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Client-Server Communication with Node.js

By Dan Orlando
Published in Node.js
July 16, 2021
2 min read

There are 5 major classes of objects in Node’s http module:

  1. http.Server
  • Used to create the basic server
  • Inherits from net.Server, which extends from EventEmitter
  1. http.ServerResponse
  • Gets created internally by an http server
  • Implements the WritableStream interface, which extends from EventEmitter
  1. http.Agent
    • Used to manage pooling sockets used in HTTP client requests
    • Node uses a globalAgent by default, but -
    • We can create a different agent with different options when we need to.
  2. http.ClientRequest
    • When we initiate an HTTP request, we are working with a ClientRequest object.
    • this is different from the server request object, which is an IncomingMessage
    • Implements the WritableStream interface, which extends EventEmitter
  3. http.IncomingMessage
    • This is the server request
    • Implements the ReadableStream interface, which extends from EventEmitter

You’ll notice that all of these classes except for http.Agent inherit from EventEmitter. This means we can listen for and respond to events on these objects.

Making a request to a server from Node is as simple as calling the http.request method with the hostname and callback function.

const http = require('http');
const req = http.request({hostname: 'http://www.google.com'}, (res) => {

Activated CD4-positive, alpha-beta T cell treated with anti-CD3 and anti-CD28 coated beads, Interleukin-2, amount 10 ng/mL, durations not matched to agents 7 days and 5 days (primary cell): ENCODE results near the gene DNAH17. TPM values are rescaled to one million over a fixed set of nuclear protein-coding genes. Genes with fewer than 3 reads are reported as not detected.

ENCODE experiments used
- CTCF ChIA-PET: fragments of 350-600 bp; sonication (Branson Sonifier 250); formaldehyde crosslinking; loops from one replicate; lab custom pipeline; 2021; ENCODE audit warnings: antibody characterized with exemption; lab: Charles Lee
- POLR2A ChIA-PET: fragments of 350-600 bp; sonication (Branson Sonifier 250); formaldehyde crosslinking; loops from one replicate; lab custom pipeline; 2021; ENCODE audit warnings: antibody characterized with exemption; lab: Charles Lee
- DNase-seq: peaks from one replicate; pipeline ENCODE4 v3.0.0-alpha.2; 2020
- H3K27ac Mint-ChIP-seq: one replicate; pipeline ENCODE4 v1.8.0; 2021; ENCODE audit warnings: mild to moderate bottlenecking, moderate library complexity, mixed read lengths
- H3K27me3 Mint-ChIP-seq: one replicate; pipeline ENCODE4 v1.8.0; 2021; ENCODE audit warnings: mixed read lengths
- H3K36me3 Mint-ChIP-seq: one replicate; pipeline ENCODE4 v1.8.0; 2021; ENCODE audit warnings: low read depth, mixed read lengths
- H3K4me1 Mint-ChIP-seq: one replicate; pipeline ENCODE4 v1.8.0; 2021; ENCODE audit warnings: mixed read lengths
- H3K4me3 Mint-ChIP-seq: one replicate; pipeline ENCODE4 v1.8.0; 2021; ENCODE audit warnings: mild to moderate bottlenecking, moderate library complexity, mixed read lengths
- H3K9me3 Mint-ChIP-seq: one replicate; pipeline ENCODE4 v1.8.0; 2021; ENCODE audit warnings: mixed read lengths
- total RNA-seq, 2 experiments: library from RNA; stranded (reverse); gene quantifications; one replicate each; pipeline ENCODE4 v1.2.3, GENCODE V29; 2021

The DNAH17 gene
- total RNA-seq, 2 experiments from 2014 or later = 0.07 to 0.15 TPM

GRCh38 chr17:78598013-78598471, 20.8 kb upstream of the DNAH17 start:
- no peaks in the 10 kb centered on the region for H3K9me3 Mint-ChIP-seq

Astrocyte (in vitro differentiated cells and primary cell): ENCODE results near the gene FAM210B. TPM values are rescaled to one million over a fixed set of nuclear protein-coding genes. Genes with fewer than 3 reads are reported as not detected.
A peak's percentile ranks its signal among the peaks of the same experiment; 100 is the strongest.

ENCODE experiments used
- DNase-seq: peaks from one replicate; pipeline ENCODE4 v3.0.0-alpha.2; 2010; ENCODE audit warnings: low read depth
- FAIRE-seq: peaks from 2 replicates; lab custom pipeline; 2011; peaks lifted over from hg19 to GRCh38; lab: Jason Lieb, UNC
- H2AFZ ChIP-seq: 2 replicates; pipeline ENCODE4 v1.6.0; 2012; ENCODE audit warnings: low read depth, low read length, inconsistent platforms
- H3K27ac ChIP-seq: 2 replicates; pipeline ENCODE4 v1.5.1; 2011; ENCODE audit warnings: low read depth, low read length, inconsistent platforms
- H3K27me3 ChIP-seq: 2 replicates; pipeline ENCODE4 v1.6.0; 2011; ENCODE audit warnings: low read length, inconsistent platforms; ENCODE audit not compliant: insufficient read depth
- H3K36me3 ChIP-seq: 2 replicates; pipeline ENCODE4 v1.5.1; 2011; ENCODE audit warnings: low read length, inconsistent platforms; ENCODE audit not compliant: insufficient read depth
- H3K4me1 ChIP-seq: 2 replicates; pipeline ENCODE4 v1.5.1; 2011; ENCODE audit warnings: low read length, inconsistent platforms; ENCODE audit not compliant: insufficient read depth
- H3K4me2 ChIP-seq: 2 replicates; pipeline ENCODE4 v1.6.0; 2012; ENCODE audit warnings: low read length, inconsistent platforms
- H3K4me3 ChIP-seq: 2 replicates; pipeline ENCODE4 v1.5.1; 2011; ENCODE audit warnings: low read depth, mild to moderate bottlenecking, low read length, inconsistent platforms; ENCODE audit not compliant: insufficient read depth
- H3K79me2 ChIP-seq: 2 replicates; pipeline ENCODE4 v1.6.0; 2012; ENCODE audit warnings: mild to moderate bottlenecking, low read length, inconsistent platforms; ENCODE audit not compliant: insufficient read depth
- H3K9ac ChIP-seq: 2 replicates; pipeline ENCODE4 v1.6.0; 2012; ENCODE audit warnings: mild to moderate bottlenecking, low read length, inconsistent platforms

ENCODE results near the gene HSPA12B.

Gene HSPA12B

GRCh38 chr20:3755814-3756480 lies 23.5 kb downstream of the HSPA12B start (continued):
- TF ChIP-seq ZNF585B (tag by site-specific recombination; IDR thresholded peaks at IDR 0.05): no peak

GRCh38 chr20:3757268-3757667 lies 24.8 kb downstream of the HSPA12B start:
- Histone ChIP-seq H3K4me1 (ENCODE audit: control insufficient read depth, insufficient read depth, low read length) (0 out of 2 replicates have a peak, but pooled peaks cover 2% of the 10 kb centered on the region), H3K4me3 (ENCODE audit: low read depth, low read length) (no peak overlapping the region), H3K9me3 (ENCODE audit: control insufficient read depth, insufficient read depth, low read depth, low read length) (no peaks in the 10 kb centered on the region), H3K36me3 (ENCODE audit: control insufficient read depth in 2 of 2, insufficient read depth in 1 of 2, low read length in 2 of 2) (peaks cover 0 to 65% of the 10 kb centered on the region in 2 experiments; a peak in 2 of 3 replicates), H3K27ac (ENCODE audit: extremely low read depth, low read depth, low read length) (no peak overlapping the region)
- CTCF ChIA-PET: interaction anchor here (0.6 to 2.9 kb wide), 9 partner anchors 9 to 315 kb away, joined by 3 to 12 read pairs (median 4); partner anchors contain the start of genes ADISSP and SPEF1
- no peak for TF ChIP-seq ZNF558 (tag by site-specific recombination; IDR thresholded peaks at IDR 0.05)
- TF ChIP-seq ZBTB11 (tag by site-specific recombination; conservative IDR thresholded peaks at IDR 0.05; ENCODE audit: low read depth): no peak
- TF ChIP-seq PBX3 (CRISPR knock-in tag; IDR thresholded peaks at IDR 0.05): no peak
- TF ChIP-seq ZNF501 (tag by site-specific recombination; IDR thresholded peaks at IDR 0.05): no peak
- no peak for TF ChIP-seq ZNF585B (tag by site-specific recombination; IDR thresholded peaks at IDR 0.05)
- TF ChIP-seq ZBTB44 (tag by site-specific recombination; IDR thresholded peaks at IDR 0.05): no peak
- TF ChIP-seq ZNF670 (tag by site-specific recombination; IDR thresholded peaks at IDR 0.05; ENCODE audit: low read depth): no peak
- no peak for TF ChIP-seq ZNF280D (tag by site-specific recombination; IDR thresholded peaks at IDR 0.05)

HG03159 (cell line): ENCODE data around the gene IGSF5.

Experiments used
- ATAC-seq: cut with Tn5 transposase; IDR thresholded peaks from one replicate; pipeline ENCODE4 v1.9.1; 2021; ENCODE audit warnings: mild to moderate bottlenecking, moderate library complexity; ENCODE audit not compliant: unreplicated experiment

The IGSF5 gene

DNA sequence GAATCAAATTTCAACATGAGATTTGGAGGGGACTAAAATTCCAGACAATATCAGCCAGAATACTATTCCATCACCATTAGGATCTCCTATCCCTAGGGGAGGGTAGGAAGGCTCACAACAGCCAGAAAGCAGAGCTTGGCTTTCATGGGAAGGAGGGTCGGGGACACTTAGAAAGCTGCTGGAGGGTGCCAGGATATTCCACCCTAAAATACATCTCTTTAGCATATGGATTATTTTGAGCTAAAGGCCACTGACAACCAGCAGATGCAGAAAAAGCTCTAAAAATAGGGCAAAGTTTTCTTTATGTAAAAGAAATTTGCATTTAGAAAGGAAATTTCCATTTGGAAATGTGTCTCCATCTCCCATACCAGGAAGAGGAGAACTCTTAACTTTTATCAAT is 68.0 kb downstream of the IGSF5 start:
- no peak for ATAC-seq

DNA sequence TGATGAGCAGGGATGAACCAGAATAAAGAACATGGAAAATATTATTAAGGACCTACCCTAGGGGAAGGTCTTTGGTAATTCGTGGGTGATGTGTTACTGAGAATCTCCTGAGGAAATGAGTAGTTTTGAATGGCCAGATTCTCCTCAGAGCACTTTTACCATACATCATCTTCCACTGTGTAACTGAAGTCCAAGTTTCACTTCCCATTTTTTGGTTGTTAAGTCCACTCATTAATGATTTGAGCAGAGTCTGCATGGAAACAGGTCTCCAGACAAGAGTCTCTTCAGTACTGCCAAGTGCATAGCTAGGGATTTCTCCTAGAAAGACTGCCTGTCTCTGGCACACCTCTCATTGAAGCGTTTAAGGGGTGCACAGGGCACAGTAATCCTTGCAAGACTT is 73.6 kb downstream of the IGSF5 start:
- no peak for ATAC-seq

console.log(res);
});

req.on('error', (e) => console.log(e));
req.end();

This will output the IncomingMessage object:

Logging the IncomingMessage
Logging the IncomingMessage

When the server gets a response from the request, the 'data' event is emitted. We can listen for this event and log the response body. This time instead of logging the entire the entire IncomingMessage object, we’ll log the statusCode and headers of the response along with the response body. We’ll also change http.request to use the http.get method, which takes care of the req.end() call for us.

const http = require('http');
const req = http.get({hostname: 'http://www.google.com'}, (res) => {
  console.log(res.statusCode);
  consoe.log(res.headers);
  res.on('data', (data) => {
    console.log(data.toString());
  });
});

req.on('error', (e) => console.log(e));

This will log the html that comes back from the request as a string to the console along with the status code and headers. Note that https is done the same way - simply require('https') instead of require('http') and call https.get instead of http.get.

Working with Routes

Routes can be handled by listening for the 'request' event and handling it with a switch statement. We’ll use the readFileSync method from the fs module to read the file we want to serve.

const fs = require('fs');
const server = http.createServer();
  
server.on('request', (req, res) => {
  switch (req.url) {
    case '/home':
      res.writeHead(200, {'Content-Type': 'text/html'});
      res.end(fs.readFileSync('index.html'));
      break;
    case '/about':
      res.writeHead(200, {'Content-Type': 'text/html'});
      res.end(fs.readFileSync('about.html'));
      break;
    default:
      res.writeHead(404, {'Content-Type': 'text/html'});
      res.end(fs.readFileSync('404.html'));
  }
});

server.listen(8000);

In this example, when the request event fires, we use the request’s url property to determine which file to serve.

We can simplify this by using a template string to resolve the request:

const fs = require('fs');
const server = http.createServer();

server.on('request', (req, res) => {